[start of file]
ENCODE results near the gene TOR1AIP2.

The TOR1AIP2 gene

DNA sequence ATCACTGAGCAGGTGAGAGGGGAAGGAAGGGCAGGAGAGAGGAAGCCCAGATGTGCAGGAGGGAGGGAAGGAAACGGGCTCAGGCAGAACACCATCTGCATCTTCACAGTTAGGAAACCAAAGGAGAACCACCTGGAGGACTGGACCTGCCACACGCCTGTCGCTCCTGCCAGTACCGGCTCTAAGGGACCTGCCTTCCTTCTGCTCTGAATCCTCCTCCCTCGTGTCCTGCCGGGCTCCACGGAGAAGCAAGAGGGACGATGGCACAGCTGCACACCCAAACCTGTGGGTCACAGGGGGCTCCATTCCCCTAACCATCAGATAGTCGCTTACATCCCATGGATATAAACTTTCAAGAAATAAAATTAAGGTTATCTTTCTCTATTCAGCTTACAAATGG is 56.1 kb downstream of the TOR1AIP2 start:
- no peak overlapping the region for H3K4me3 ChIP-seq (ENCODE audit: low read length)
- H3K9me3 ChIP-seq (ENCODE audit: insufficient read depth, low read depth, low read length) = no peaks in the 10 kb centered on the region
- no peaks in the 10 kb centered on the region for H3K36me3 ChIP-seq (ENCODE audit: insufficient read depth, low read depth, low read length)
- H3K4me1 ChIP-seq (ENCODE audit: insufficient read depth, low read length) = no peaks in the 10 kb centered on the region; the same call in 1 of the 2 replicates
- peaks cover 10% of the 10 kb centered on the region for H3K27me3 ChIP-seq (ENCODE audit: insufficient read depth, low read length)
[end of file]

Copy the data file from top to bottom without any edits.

ENCODE results near the gene TOR1AIP2.

The TOR1AIP2 gene

DNA sequence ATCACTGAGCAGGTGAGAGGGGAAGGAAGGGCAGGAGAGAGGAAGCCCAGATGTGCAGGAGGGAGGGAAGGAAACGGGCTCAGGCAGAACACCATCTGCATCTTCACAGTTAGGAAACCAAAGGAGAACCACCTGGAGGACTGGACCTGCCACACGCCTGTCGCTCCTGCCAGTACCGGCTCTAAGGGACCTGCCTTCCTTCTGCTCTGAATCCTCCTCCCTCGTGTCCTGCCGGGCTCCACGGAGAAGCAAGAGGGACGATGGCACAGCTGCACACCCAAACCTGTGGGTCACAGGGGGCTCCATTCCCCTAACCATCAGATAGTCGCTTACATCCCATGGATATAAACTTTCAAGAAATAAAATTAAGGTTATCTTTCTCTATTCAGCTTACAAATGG is 56.1 kb downstream of the TOR1AIP2 start:
- no peak overlapping the region for H3K4me3 ChIP-seq (ENCODE audit: low read length)
- H3K9me3 ChIP-seq (ENCODE audit: insufficient read depth, low read depth, low read length) = no peaks in the 10 kb centered on the region
- no peaks in the 10 kb centered on the region for H3K36me3 ChIP-seq (ENCODE audit: insufficient read depth, low read depth, low read length)
- H3K4me1 ChIP-seq (ENCODE audit: insufficient read depth, low read length) = no peaks in the 10 kb centered on the region; the same call in 1 of the 2 replicates
- peaks cover 10% of the 10 kb centered on the region for H3K27me3 ChIP-seq (ENCODE audit: insufficient read depth, low read length)